Lunenburg establishes anti-racism committee

by Keith Corcoran

Lunenburg is looking to Black, Indigenous, and other people-of-colour stakeholders and experts to develop an anti-racism and discrimination action plan for the town.

The town plans to have terms-of-reference and membership finalized during an upcoming council meeting. The terms-of-reference may include other forms of discrimination beyond racial. An invitation went out to Acadia First Nations to invite their chief or a representative to become a member.

Council's decision came after Jessika Hepburn's presentation to civic politicians in July, which included advice on the formation of an anti-racism group. The local resident serves on a similar-type committee in the Shelburne area.

Hepburn put forward a petition requesting renaming Cornwallis and Creighton Streets to honour Mi'kmaq and Black communities. There have been calls for years to have Edward Cornwallis's name removed from monuments, rivers, schools and other fixtures in various communities because he called for a bounty on Mi'kmaq scalps soon after his Chebucto Harbour entrance in the mid-1700s.

Creighton Street shares the same surname as one of the town's founding fathers who served in Cornwallis's militia and was said to be a slave owner.

Hepburn's presentation contained calls for Lunenburg to make a public statement condemning racism "in our community, recognizing historic and current systemic racism and committing to building an anti-racist community."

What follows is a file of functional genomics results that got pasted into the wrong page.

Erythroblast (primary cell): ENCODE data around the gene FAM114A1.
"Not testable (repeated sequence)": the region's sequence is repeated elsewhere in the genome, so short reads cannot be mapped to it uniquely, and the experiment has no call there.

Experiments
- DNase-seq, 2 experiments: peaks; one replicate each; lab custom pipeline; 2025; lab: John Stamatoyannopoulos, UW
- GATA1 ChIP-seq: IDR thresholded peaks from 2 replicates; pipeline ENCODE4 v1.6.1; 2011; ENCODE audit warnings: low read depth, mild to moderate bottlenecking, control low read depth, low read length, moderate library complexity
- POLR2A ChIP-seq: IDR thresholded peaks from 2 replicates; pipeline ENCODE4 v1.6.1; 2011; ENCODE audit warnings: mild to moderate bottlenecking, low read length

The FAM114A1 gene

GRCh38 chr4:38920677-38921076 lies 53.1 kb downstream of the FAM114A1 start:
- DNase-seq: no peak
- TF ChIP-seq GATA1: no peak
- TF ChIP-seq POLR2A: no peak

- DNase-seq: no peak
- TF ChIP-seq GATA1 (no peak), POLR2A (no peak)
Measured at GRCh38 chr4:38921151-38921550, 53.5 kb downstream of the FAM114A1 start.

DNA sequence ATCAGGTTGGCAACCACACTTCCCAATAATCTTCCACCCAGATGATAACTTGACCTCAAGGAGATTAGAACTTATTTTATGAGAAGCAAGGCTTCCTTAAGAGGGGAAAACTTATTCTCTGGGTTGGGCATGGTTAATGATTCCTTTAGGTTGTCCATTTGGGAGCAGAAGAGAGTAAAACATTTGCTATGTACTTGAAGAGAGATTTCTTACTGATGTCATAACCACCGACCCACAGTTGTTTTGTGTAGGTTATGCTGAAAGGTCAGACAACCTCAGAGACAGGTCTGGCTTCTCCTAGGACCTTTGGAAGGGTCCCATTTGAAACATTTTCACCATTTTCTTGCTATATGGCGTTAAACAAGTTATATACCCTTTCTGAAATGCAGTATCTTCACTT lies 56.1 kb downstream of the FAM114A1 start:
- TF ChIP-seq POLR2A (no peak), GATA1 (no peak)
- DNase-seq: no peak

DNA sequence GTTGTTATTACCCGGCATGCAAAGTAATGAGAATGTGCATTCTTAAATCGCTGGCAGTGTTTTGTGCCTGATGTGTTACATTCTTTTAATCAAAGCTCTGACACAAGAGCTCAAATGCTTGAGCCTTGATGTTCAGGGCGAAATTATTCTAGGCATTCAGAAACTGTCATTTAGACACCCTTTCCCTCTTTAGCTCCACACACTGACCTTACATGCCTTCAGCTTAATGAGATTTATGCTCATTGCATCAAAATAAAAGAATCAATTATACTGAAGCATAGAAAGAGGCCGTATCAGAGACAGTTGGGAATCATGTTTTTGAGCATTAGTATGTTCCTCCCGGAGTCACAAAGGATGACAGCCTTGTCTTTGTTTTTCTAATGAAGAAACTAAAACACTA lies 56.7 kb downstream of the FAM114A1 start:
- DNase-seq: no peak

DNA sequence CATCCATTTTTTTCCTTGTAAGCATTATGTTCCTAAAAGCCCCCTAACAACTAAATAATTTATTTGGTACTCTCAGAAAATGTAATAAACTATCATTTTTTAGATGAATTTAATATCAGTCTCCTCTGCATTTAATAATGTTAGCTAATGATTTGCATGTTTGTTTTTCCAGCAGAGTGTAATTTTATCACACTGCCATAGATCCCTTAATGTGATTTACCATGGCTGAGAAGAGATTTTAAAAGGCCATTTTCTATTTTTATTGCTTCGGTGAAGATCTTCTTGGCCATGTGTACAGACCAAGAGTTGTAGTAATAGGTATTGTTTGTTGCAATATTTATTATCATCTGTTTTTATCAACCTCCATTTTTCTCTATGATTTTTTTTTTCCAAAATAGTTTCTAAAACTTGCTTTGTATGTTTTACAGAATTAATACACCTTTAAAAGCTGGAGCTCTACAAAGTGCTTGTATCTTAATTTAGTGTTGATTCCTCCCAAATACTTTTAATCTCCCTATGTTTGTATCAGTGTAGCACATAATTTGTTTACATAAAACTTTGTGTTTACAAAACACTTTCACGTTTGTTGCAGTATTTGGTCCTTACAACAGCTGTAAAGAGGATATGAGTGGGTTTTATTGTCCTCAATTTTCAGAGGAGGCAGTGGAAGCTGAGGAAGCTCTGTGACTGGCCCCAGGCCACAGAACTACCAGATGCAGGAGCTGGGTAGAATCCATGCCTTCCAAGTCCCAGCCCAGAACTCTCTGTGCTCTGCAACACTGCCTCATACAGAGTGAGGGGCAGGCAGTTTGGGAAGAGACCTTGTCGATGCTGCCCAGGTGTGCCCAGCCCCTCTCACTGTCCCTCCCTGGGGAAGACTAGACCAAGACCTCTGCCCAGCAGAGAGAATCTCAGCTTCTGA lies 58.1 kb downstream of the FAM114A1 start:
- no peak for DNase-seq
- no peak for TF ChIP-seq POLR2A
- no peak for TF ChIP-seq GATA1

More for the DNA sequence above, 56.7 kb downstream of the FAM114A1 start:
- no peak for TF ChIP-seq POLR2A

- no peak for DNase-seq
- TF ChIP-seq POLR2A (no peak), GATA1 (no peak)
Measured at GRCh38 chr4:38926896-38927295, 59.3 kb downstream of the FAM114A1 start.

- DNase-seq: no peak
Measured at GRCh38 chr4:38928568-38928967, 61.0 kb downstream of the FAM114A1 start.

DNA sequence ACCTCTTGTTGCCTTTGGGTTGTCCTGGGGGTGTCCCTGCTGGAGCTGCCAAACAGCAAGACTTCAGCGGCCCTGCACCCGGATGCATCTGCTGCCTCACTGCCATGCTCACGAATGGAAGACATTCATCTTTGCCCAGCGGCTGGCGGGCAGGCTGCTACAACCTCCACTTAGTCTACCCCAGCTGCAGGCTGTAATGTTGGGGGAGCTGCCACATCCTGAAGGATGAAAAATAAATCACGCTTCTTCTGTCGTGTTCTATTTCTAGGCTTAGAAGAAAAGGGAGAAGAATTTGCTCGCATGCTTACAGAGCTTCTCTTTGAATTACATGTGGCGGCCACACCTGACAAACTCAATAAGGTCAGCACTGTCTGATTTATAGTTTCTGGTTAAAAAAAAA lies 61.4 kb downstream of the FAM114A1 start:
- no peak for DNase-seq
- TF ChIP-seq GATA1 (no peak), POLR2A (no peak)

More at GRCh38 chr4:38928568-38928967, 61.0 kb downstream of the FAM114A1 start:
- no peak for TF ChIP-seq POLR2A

There were other requests, including "a timeline for reviewing and updating Cornwallis and Creighton Streets and all interpretive signage to include Mi'kmaq and Black history created in consultation with those communities as called for in the initial petition."

The new committee's mandate includes identifying "ways and means to eliminate barriers to employment, policies, procedures and practices that may negatively impact ... members of the community," reads a staff report authored by heritage manager Arthur MacDonald and assistant municipal clerk Heather McCallum.

The committee would "strive to showcase the rich cultural heritage of all peoples on the Town of Lunenburg's literature, plaques, interpretive panels, street naming policy, events, website and other media/communication platforms with particular attention to African Nova Scotian and Indigenous histories."

It would also "make recommendations on how implementation and ongoing monitoring through an inclusivity, diversity, and anti-racism lens can be achieved in the Town of Lunenburg and/or the surrounding area going forward."

McCallum's and MacDonald's written report indicated it's anticipated the committee's work would take one year to complete.

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